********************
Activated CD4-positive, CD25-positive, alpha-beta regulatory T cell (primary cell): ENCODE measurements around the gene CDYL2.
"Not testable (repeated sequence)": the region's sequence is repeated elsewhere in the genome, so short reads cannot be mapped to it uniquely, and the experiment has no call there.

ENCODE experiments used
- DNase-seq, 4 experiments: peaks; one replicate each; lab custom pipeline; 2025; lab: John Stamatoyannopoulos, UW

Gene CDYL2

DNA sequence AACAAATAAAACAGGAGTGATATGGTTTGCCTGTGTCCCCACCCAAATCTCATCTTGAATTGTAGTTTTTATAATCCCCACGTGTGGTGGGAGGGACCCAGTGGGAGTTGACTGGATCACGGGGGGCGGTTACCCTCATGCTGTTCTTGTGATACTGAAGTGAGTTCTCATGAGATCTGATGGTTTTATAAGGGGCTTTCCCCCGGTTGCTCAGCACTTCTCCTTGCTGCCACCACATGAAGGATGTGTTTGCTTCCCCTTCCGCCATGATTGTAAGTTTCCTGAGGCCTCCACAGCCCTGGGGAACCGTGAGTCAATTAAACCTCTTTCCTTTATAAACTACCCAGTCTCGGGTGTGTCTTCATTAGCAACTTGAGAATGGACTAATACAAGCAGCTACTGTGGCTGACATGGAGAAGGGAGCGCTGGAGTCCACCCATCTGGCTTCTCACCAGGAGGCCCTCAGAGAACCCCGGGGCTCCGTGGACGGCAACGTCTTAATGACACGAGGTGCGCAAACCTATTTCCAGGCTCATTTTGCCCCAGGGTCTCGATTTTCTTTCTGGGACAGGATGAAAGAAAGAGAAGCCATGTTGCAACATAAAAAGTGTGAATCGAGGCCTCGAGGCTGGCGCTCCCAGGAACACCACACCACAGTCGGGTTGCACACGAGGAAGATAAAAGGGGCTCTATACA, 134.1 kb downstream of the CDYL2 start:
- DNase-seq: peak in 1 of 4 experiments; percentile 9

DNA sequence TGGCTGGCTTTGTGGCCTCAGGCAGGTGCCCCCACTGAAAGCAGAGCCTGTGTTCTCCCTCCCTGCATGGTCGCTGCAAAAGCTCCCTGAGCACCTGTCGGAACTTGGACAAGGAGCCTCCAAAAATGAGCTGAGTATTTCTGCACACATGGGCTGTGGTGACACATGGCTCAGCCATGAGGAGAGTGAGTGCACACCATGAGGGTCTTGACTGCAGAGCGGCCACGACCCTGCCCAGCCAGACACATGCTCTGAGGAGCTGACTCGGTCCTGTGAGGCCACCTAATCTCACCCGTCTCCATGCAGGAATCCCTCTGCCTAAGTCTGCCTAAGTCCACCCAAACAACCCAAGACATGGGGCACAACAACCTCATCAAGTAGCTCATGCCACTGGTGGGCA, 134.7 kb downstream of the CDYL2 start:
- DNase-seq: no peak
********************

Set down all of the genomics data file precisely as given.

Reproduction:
Activated CD4-positive, CD25-positive, alpha-beta regulatory T cell (primary cell): ENCODE measurements around the gene CDYL2.
"Not testable (repeated sequence)": the region's sequence is repeated elsewhere in the genome, so short reads cannot be mapped to it uniquely, and the experiment has no call there.

ENCODE experiments used
- DNase-seq, 4 experiments: peaks; one replicate each; lab custom pipeline; 2025; lab: John Stamatoyannopoulos, UW

Gene CDYL2

DNA sequence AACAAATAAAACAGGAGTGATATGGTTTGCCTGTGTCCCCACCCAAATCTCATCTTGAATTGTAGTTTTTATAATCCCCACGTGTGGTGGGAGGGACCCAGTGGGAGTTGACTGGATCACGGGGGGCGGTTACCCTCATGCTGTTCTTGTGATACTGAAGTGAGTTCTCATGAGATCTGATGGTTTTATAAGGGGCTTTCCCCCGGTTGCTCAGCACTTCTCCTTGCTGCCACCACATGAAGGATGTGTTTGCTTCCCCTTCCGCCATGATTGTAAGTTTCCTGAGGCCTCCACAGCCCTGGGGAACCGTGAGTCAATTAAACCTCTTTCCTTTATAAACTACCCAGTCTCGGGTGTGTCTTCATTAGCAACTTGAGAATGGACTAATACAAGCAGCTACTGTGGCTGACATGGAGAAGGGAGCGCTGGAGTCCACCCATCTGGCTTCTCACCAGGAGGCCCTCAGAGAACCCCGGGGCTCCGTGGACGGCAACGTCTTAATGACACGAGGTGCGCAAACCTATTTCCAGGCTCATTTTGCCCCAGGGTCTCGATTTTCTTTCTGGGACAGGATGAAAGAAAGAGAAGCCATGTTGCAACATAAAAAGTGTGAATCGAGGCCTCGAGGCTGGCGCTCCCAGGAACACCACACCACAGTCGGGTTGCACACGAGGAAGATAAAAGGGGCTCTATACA, 134.1 kb downstream of the CDYL2 start:
- DNase-seq: peak in 1 of 4 experiments; percentile 9

DNA sequence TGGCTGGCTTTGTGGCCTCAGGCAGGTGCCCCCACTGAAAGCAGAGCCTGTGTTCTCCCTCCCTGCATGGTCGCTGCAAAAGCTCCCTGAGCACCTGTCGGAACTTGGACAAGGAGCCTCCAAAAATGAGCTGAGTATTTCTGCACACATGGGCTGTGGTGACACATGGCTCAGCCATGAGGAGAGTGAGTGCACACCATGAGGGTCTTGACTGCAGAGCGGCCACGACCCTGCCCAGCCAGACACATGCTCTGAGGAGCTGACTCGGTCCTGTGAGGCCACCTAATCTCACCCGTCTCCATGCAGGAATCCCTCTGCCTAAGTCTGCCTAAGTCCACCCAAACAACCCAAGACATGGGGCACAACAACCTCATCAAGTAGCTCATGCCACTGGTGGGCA, 134.7 kb downstream of the CDYL2 start:
- DNase-seq: no peak